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Democracy in Latin America. Surviving Conflict and Crisis?

  • ID: 3797965
  • Book
  • April 2003
  • Region: Latin America
  • 232 Pages
  • John Wiley and Sons Ltd
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Latin America has seen a great extension of democratic government over the past twenty years. However democratisation has proved problematic in a number of ways: many Latin American countries have seen little per capita growth; poverty has increased; and political crises have often recurred. The idea of the Washington consensus – that democracy, free markets and prosperity would go together in the region – has so far failed.

In the first part of the book, George Philip identifies the reasons why this should be so. The chapters are organised around relevant historical and institutional factors, such as problems with law enforcement and political tensions inherent in some Latin American variants of presidentialism, authoritarian legacies and patrimonial bureaucracies, civil–military relations, market reform and international intervention. Globalization has exacerbated these difficulties, since it has aggravated the already acute problems of governance facing emerging democracies. The second part of the book explores these issues in relation to a series of case studies involving Peru, Mexico and Venezuela.

This will be an ideal textbook for students taking courses in Latin American politics and Latin American Studies.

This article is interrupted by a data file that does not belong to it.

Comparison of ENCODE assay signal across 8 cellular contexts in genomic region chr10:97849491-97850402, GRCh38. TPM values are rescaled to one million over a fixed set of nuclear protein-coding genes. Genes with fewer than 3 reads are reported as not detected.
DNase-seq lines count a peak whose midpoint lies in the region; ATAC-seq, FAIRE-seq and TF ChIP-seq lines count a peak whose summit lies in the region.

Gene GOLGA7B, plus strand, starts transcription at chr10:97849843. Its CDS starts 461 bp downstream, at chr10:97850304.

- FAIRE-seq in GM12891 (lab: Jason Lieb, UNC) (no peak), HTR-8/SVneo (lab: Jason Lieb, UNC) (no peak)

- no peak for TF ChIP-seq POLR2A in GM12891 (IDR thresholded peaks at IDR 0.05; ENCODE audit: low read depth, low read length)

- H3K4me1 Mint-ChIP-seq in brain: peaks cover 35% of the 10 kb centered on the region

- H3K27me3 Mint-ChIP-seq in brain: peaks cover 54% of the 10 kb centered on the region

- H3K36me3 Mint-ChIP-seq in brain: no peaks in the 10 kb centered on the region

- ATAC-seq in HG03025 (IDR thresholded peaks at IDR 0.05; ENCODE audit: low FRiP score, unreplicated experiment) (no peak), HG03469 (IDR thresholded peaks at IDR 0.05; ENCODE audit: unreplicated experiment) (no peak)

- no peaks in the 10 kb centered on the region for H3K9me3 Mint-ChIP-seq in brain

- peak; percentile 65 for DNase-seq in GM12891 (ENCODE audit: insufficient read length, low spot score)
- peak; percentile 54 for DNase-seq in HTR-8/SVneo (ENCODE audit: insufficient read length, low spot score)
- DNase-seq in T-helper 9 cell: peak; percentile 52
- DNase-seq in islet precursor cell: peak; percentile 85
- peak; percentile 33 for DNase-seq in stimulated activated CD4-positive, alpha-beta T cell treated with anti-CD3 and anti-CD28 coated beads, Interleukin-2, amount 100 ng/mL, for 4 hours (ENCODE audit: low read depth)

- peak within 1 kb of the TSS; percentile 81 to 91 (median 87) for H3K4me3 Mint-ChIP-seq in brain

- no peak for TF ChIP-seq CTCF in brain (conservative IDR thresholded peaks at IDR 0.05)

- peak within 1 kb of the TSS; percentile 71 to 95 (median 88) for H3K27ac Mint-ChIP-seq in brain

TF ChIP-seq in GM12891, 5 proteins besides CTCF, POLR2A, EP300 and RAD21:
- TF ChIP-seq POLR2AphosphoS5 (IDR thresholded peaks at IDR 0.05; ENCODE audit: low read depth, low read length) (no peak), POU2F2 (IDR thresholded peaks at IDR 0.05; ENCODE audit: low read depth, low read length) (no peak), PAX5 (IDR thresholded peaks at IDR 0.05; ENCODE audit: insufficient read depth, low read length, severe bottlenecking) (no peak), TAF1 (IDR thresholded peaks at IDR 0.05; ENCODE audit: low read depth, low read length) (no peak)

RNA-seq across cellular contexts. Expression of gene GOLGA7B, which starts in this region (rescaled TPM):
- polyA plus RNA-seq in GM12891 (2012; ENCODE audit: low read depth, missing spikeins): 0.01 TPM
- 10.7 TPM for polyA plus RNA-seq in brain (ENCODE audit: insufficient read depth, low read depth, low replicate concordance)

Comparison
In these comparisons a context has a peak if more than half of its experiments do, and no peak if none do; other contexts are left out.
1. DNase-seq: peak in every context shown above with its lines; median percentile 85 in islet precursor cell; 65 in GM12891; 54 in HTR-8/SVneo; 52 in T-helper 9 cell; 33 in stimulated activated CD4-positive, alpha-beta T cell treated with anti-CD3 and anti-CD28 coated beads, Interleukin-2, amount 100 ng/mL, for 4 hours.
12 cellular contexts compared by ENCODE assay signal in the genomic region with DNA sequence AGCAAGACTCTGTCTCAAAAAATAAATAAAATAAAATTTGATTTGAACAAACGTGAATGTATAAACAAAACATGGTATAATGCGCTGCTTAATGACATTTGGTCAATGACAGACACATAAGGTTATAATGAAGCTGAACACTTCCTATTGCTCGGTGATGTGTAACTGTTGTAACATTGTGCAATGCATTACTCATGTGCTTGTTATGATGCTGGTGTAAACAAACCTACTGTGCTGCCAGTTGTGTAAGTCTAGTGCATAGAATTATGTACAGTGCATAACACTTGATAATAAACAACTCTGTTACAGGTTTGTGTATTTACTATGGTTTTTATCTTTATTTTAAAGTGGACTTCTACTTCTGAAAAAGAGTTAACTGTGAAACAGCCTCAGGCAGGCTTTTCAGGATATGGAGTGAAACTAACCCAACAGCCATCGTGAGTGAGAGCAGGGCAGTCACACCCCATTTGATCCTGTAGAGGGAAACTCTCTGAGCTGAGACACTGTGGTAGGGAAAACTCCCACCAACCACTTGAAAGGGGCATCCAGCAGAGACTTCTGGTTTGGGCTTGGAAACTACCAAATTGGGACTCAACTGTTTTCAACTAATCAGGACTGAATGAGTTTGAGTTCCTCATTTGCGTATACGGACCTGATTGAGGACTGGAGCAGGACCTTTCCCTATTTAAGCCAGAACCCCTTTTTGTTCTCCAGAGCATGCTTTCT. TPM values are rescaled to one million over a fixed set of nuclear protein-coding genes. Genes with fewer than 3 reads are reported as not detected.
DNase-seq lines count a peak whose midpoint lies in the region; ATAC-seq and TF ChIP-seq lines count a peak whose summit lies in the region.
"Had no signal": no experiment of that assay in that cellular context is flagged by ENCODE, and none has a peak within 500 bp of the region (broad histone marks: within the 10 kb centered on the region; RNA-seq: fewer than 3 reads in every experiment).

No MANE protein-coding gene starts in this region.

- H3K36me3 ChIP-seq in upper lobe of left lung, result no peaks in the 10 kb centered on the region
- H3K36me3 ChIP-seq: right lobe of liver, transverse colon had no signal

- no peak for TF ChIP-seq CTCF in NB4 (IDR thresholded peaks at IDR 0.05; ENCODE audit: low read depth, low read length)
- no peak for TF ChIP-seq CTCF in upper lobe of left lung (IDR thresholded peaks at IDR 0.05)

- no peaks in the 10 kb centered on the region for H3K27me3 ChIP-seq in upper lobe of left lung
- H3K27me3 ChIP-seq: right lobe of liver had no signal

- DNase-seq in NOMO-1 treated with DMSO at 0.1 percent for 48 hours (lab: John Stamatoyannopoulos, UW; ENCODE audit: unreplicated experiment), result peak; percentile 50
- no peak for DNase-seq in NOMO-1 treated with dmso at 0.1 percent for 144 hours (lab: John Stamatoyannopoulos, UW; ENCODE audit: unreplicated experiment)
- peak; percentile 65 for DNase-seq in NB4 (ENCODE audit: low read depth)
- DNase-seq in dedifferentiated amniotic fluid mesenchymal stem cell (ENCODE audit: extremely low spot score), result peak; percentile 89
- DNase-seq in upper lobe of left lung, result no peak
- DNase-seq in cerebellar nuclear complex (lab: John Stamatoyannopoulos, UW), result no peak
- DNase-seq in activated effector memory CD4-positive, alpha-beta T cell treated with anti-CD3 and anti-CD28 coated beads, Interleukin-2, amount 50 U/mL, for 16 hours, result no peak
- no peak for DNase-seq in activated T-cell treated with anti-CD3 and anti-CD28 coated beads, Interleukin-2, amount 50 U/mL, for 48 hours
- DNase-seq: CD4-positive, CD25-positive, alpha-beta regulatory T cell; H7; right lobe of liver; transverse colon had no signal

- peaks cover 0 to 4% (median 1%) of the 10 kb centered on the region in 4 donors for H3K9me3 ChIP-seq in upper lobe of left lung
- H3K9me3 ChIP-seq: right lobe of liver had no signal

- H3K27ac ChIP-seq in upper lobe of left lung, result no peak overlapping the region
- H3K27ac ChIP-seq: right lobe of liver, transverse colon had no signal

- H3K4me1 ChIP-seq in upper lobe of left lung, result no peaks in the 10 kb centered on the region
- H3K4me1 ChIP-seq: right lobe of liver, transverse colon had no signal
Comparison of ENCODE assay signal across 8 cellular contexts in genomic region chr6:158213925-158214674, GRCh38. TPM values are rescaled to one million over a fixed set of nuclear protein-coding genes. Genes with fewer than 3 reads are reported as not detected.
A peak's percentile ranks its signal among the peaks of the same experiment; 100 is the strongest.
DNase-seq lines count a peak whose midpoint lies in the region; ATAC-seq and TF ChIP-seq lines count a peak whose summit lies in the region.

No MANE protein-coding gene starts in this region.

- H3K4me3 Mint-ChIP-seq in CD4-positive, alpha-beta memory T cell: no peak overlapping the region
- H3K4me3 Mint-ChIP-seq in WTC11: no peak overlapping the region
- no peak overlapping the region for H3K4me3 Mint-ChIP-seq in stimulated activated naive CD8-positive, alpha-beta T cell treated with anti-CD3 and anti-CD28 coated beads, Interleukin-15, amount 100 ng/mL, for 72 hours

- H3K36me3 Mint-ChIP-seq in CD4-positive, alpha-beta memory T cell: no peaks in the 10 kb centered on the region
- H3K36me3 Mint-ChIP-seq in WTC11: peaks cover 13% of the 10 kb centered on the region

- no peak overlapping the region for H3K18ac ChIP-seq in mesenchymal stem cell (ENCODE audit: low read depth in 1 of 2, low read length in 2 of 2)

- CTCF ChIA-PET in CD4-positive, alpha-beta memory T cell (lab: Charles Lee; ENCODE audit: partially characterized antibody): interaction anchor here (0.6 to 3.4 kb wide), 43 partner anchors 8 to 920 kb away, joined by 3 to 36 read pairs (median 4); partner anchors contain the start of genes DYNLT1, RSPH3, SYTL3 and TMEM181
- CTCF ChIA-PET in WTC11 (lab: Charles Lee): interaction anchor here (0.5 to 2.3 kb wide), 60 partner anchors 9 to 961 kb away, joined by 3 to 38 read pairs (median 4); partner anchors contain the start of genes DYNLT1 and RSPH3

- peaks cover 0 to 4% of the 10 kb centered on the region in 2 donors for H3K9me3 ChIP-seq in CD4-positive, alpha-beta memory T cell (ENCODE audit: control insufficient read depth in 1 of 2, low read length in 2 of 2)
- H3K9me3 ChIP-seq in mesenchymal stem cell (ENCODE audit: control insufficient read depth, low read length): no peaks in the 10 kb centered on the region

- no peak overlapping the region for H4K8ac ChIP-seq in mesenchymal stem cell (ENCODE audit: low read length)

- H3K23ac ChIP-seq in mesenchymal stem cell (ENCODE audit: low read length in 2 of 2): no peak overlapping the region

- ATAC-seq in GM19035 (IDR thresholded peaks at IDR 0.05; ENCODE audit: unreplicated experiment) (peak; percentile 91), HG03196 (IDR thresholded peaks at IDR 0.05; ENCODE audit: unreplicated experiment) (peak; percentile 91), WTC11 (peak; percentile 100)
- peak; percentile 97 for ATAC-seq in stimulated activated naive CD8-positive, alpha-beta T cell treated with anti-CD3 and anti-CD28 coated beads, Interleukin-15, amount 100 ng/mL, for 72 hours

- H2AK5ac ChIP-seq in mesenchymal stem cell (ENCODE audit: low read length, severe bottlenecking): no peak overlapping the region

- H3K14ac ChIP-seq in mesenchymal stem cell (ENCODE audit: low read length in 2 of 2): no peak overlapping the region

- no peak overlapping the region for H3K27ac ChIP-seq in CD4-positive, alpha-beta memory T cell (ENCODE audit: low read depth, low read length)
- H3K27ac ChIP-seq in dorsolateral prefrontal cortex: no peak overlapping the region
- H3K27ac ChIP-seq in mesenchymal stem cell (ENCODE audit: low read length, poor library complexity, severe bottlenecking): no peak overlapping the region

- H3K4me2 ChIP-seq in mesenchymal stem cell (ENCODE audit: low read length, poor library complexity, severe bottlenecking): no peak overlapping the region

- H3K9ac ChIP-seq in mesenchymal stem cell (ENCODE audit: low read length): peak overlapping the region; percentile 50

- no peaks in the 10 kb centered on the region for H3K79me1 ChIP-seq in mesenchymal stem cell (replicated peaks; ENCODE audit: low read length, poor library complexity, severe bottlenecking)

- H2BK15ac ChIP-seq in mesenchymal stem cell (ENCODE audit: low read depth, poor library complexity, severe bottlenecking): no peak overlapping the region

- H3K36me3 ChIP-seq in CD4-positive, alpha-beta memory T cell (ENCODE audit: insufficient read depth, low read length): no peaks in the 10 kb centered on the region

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"Highly recommended for upper–division undergraduate and graduate students of Latin American politics."

'The book will be helpful as an introductory overview of problems in Latin American democracy and should be useful for undergraduates.'. Latin American Research Review.

'George Phillip has written a challenging and provacative book. He correctly highlights the glaring gap between the formalities of electoral democracy, which appears to function reasonably well in many countries in Latin America, and the failure to consolidate and deepen democratic institutions. He also focuses on the root cause of non–consolidation in the region–the perverse ability of predemocratic patterns of political behaviour to survive and indeed flourish in many countries. And Philip's point is that breakdown os probably not the outcome of non–sonsolidation in most countries; rather we may see cmplex approaches to rule–breaking that preclude consolidation and that for long periods of time are superficially stable and acceptable by major actors in the political system." Riordan Roett, Johns Hopkins University
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